Several historical events have transformed the social landscape including technological revolution, demise of international communist movement and the collapse of Soviet statism (Castell 1996). Proliferation of technologies centred on information systems have reshaped the social landscape and accelerated the pace of development of the society. Moreover, the rise of globalization has led to a new form of relationship between states and economies (Castell 1996). All these changes have been driven and shaped by the neo-liberal thought.
Neoliberalism has led to the increasing globalization, decentralization, de-regulation of the market, organizational restructuring, growth and consolidation of transnational corporations, and ‘free marketization’ which has reduced the old state and contractual controls (Acker 2004). Furthermore, new forms of flexibility in employment relations including part-time and online forms of working have emerged, changing the working environment. Post-fordism and neoliberal policies have resulted in the feminization of labour and made men and women both similar in the public sphere (Broomhill 2001).
Impact on women’s economic and social status
These changes in capitalism have had profound yet contradictory impact on the economic and social status of women. While it has to a large extent improved women’s socio-economic status by undermining older forms of male dominance, it has to some extent worsened their life conditions (Beck et al. 2001). On the positive side, post-Fordism and neoliberalism have altered women’s socio-economic position and disrupted the settled economies that supported patriarchy structures.
Post-fordist relations of production have resulted in the inclusion of women in paid labour force. Neoliberal policies have increased flexibility in employment. These changes have changed the way women view themselves and challenged the patriarchic view of domination of women by the men (McRobbie 2008). And since domination essentially occurs through construction of reality, if the women subjects do not internalize patriarchalism, then its demise is just a matter of time. While some religion in some countries, especially Islam, continue to re-state the sanctity of the patriarchal family, its disintegrations is evident in many countries.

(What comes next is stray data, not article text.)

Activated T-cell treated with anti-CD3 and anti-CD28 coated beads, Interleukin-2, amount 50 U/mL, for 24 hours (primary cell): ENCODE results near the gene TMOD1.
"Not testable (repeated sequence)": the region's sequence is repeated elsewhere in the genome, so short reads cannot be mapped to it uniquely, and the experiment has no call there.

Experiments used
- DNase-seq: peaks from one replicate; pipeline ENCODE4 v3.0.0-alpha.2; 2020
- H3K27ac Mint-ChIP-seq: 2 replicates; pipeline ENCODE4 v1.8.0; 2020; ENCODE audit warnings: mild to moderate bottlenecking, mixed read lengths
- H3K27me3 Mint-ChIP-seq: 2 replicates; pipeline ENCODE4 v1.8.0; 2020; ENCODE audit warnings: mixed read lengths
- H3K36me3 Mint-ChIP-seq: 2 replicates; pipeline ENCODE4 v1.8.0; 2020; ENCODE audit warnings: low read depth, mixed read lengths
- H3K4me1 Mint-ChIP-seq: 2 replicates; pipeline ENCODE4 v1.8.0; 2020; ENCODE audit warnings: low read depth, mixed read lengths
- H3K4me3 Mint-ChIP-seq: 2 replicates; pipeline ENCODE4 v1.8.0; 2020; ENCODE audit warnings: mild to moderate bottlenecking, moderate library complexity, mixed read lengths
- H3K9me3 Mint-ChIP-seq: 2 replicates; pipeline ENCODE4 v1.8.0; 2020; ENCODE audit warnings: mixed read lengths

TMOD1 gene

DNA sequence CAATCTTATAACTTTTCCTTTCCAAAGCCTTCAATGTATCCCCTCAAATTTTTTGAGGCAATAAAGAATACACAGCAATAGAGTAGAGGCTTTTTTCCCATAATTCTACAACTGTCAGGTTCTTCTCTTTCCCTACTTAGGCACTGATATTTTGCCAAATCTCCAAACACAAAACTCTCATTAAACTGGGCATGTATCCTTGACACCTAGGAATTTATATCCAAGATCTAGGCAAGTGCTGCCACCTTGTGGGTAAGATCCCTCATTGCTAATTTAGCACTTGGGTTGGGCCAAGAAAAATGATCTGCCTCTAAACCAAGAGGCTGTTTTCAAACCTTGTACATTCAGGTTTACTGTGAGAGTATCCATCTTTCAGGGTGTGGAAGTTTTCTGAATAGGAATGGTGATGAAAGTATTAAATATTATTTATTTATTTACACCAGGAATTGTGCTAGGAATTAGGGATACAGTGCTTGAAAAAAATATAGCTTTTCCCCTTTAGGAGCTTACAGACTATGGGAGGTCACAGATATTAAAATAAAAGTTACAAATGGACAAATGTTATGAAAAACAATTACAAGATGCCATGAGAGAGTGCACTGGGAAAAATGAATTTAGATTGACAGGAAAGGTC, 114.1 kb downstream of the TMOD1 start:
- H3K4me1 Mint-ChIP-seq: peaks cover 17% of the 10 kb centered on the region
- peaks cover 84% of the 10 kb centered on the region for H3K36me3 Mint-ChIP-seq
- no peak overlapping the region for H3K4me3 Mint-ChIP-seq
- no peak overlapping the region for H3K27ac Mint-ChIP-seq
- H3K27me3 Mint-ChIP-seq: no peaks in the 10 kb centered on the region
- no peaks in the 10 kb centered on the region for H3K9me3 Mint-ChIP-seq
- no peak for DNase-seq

Women in many countries have joined the paid workforce and even conquered legal parity at work. However, their inclusion in the paid labour force does not necessarily imply that they were relieved of the burden of Partriachalism. It might be that despite working for pay, women still continue with their role of providing domestic and caring labour at home. Nonetheless, their liberation from oppression is clearly evident across the globe. The number of women in paid workforce has been increasing gradually over the years. Estimates indicate that women currently account for about 42% of the global workforce with majority of them employed in the health sector (75%) (WHO 2008).
Not only has their economic status improved, their social status has improved as well. Women are increasingly being seen as equals to men including in politics where they were essentially absent. The political system in many countries has opened up to female leadership. The participation of women in leadership positions and politics is clearly evident in the recent presidential elections in the US where Hillary Clinton contested against President Barack Obama. Many more women leaders have emerged all over the world with President Ellen Johnson Sirleaf of Liberia being the most popularly known in Africa, having won as the first ever female president in Africa. Others include the German chancellor Angela Merkel, President Cristina Fernandez of Argentina, Prime minister Sheikh Hasina of Bangladesh, President Dilma Rousseff of Brazil and many more (Aguirre et al. 2012). The list is certainly endless.
In addition, the education system has become more open to the girl child including in fundamentalist countries such as Iran which have seen a growing number of women graduates (Castell 1996). The affirmation and recognition of women’s values, the growing women movements and critique of patriarchalism are some of the most important transformations that have contributed to the new status of women.